Gap narrows as spread debate ends
Key decision keeps smaller brokers happy while bigger peers seem content with compromise, writes Enoch Yiu
The stock exchange's final decision on the trading spread reform last week is likely to make retail investors and day traders focus on stocks trading at less than HK$2 and keep smaller brokers afloat, market watchers said.
A two-tier market may also be formed since larger investors could concentrate on more expensive stocks with narrower spreads, particularly for their hedging needs.
By leaving the spread - the gap between the bid and ask prices - unchanged for low-price stocks, retail investors and day traders who tend to bet on bigger price movements could continue to find their niche while avoiding stocks at HK$2 or more, on which the spreads have been cut.
'It is a good move to let the spread trading under HK$2 remain unchanged as retail investors including day traders like to trade at a wider spread,' said Joseph Tong Tang, executive director and chief executive of wealth management, capital markets and brokerage at Sun Hung Kai Financial. 'Day trading activities of warrants and stocks may well reach about 40 per cent of total market turnover.'
The 13-year debate on trading spread reform ended on February 14 with the board of Hong Kong Exchanges and Clearing deciding against narrowing spreads for stocks below HK$2.
The spread controversy, which pitted large brokers against their smaller rivals, has waxed and waned since 1994. That year, the exchange ordered a narrowing of spreads for stocks trading below HK$10 but retail brokers and investors forced it to back down.
The subject re-emerged early this decade when the trading system became more computerised and institutional investors wanted narrower spreads to make hedging easier at the prices they wanted. However, small brokers, whose income relied on day trading activities of retail investors, still preferred wider spreads.
Nevertheless, in July 2005, the exchange cut the spreads of 36 stocks trading above HK$30. It went even further in February last year by cutting the spreads of all stocks trading at less than HK$20, leaving just those between HK$20 and HK$30 unaffected.
After staunch opposition, the exchange compromised in June last year by exempting shares trading at less than HK$2 from the narrower spreads. That decision came up for review this month.
The stock exchange's board decided to uphold the exemption, resulting in a substantial gap of trading spreads between large and small stocks.
For example, the spread of a stock trading at 50 HK cents has a 2 per cent spread, 10 times wider than the 0.2 per cent spread of a stock trading at HK$5.
David Webb, the only exchange director who voted for changing the spread for stocks under HK$2, said this gap was 'ridiculous'.
But from the brokers' point of view, the decision was vital to save their last piece of fat meat.
A exchange director said most directors who agreed not to proceed with narrowing the spreads for stocks below HK$2 did so to meet the demands of local brokers.
'There is no clear evidence that narrowing trading spreads would attract much more turnover from international investors or large brokers. These low-priced stocks are not the cup of tea of the large traders, anyway,' he said.
'The small players said more of them would go out of business if the exchange went ahead with the plan. There is no harm in keeping the spread for these low-priced stocks unchanged.'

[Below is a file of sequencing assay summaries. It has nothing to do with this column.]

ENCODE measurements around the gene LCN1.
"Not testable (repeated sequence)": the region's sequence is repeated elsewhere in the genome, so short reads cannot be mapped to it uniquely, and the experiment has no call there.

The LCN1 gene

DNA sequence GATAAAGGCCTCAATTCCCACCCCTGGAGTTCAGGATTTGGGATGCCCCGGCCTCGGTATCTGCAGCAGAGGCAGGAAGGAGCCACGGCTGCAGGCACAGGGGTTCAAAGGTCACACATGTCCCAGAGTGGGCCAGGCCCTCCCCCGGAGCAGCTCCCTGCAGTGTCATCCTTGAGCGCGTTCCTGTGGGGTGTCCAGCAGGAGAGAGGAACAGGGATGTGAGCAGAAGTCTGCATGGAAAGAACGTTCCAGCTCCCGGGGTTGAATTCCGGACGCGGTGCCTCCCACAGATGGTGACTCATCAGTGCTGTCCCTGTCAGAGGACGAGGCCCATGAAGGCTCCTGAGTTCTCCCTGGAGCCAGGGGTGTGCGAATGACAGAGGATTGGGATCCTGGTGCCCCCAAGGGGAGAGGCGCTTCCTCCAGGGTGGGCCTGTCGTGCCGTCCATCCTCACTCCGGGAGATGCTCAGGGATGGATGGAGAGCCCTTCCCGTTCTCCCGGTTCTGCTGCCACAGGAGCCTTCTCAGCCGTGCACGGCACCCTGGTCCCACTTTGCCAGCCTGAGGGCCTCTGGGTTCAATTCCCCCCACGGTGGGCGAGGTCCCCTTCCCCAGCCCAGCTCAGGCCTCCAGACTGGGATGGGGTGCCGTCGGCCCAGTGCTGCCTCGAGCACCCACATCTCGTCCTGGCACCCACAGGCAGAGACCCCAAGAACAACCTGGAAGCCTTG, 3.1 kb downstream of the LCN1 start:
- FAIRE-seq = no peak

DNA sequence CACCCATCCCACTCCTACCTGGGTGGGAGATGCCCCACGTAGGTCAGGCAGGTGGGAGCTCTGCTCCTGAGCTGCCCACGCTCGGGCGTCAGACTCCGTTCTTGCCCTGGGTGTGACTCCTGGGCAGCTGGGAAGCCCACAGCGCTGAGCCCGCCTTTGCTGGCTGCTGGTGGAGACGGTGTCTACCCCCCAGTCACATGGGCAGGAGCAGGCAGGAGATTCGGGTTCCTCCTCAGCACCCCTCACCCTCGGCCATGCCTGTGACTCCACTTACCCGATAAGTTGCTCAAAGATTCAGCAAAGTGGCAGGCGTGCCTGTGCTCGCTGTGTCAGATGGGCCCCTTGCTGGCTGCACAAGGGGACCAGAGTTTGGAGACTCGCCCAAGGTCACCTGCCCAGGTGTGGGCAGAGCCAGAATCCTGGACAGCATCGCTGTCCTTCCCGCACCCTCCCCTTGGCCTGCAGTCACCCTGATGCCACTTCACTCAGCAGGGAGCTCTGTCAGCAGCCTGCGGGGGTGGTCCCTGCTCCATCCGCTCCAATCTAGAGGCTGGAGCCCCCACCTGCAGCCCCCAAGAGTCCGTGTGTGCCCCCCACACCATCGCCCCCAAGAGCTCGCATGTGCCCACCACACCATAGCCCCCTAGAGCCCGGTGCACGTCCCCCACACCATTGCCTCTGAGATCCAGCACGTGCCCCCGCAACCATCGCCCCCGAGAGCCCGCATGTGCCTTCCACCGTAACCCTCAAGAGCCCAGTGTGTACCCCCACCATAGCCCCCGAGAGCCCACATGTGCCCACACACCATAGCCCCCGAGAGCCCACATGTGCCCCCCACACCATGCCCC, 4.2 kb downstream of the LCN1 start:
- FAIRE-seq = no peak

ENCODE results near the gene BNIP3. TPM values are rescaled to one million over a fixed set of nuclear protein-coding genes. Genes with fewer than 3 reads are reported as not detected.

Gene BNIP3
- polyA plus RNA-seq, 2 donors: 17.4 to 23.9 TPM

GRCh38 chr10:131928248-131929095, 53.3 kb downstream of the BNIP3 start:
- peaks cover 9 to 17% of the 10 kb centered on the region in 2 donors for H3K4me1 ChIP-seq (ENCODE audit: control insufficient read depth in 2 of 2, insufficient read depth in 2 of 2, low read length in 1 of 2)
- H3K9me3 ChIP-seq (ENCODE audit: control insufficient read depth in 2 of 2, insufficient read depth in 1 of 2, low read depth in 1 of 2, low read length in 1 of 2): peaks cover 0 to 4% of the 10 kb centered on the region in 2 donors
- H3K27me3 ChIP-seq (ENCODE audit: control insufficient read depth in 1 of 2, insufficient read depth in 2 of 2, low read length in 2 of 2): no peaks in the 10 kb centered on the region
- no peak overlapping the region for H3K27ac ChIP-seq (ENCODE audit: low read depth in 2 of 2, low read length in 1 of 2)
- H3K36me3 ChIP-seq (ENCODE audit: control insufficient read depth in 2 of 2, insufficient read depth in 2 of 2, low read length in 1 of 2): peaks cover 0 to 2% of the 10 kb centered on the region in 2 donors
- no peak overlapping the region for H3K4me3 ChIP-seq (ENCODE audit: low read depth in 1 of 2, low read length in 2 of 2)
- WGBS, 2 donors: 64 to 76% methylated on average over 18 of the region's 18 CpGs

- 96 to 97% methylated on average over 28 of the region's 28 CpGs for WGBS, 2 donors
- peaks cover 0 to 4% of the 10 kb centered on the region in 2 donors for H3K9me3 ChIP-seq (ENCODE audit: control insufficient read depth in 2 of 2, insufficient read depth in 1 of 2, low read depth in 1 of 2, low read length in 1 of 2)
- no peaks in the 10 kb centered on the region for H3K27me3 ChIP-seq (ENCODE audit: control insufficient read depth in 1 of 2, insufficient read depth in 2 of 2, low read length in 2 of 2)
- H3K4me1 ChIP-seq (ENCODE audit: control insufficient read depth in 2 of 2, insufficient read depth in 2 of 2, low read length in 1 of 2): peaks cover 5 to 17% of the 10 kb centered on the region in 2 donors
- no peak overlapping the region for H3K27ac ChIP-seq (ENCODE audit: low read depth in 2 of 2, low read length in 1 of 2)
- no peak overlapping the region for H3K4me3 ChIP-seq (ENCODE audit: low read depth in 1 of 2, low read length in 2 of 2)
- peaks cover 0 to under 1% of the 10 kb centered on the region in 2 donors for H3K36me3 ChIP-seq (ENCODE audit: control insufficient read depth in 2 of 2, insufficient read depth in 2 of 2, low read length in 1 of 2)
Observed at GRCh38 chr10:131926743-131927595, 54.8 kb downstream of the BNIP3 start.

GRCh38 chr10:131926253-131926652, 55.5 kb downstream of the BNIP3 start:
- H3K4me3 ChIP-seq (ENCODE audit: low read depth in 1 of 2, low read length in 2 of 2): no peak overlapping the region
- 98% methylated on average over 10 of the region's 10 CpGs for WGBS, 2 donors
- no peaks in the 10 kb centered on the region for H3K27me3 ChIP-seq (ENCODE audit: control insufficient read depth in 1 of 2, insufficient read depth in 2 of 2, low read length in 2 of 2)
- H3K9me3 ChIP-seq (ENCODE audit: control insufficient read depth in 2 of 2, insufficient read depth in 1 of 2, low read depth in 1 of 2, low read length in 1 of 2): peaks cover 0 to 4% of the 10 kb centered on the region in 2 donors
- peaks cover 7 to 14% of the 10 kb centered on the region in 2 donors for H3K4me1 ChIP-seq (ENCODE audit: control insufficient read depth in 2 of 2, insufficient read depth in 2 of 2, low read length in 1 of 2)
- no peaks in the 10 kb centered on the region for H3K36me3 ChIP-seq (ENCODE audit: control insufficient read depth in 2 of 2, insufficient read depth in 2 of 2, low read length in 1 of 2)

Large brokers seem untroubled by the decision.
Daniel Hegglin, Pan-Asia head of the Consolidated Equities Division of Morgan Stanley, said: 'We are not that concerned as this is not the market segment we cover, but we do think a 2 per cent spread is excessive.'
However, some critics saw political forces behind the decision.
All four government-appointed HKEx directors who attended the board meeting voted for no change, which came one week after all 12 brokers representatives in the Election Committee as well as lawmaker Chim Pui-chung, who represents the brokerage industry, vowed to support Donald Tsang Yam-kuen for re-election as chief executive next month.
'I can't help but notice that small brokers have 12 seats on the Election Committee which is about to elect the chief executive. It's a classic demonstration of what is wrong with our political system,' Mr Webb said.
Mr Chim had said that he would lead a rally if the exchange decided to narrow the spread of the shares trading below HK$2.
'This is not a political exchange,' Mr Chim said last week. 'The decision is a win-win situation for both large and small investors. The trading spread above HK$2 has been narrowed so institutional investors who need hedging have got what they wanted. Retailer investors, particularly day traders, would like to keep the spread unchanged and they are now happy,' Mr Chim said.
Unsurprisingly, local brokers welcomed the exchange's decision.
Vincent Lee Kwan-ho, an HKEx director of a small brokerage and chairman of the Hong Kong Institute of Securities Dealers, said a review of trading activities over the past six months showed that narrower spreads on more expensive stocks discouraged retail investors from day trading and reduced small firms' commission earnings.
The smallest brokers now have just 11 per cent of market share, compared to more than 50 per cent for the top 40 firms.
'This decision will give retail investors and local brokers room to trade these low-priced stocks and will not affect the overall market,' Mr Lee said.
Mr Chim said the decision would achieve a more balanced market by keeping the small players.
'For Hong Kong to be an international financial centre, there should be large, medium and small brokers. Both institutional investors and small retail investors have the right to trade in the local market,' Mr Chim said.